29. Lighter

You might need to melt heat-shrink tubing to make emergency electrical repairs. Keep a lighter (and extra fluid) around for a fast flame. Disposable, stick-style lighters are cheap and easy to find. Or invest in a good Zippo that will last a lifetime.

30. Oil

Carry an extra jug of oil with you. If your tractor springs a serious leak, you’ll want to repair it ASAP. Having an extra gallon of oil can tide you over until you get to a repair station. It can help keep you from being stranded and your engine from seizing. You can also use it to top off between oil changes.

31. Coolant

Coolant is as vital to your engine as oil, and having an extra jug with you to top off your fluids or even to keep you going if you have to do an emergency hose repair is critical. Always have an extra gallon with you, and remember to replace it as you use it.

32. Silicone

A quick sealant job can get you to the next repair shop or even protect your cargo from small leaks. Always have a tube of general-purpose silicone with you to make small or temporary fixes on the fly.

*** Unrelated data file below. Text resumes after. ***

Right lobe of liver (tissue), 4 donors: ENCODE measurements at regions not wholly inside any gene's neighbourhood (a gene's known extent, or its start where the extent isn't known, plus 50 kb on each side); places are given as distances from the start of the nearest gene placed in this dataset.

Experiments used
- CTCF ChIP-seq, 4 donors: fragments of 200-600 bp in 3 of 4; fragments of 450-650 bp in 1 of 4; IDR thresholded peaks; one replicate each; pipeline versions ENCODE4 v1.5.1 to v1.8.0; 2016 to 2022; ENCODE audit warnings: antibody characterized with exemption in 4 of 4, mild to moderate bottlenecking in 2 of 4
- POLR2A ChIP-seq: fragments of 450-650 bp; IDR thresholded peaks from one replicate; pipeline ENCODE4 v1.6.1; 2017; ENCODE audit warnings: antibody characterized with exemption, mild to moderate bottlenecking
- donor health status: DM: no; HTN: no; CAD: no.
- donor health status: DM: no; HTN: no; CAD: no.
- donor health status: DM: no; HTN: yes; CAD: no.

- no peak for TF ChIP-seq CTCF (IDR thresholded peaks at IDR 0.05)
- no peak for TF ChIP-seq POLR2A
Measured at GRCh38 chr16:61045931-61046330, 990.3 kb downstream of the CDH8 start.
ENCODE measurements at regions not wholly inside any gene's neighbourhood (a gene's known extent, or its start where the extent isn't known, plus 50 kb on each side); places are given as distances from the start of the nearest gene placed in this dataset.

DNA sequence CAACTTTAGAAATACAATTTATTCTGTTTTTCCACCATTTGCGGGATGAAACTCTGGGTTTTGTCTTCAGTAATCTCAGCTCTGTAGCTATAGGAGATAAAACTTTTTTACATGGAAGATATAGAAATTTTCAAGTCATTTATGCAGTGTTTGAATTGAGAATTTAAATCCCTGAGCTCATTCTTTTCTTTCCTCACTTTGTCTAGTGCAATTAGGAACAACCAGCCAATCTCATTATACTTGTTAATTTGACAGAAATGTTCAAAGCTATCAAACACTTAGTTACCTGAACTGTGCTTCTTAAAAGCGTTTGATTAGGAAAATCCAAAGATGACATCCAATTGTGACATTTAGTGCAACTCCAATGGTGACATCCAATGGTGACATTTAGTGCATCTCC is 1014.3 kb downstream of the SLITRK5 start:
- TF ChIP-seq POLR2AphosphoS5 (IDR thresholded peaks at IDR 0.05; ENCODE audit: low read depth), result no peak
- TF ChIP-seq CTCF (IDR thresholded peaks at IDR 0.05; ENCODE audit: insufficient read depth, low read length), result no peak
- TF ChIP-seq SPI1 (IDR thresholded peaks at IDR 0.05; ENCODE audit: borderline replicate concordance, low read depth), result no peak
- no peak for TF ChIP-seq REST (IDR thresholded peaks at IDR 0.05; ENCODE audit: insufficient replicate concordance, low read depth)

33. Rags

The road can be a messy place. Have rags and a roll of disposable shop towels ready to quickly clean up spills or grease.  


34. WD-40

A universal lubricant, WD-40, is good for everything from getting gears moving again to quieting squeaky doors and fixtures. It’s surprisingly useful for cleaning things too, like removing stubborn markers or glue marks from metal surfaces or removing wax from seals that have melted into a wooden floor. 

35. Spare fuses

A blown fuse can leave you stranded, but it’s easily avoidable. Carry spare fuses for quick replacement. Two things: Confirm the type of fuses your tractor uses so you have the correct spares. If a fuse keeps blowing, that’s an indicator of a bigger issue you’ll will want to fix ASAP.

36. Spare fuel filters

Fuel filters clog up or get contaminated with bad fuel over time. Being able to replace one on the go keeps you rolling and keeps your fuel mileage high by removing blockages and contaminants from the fuel line.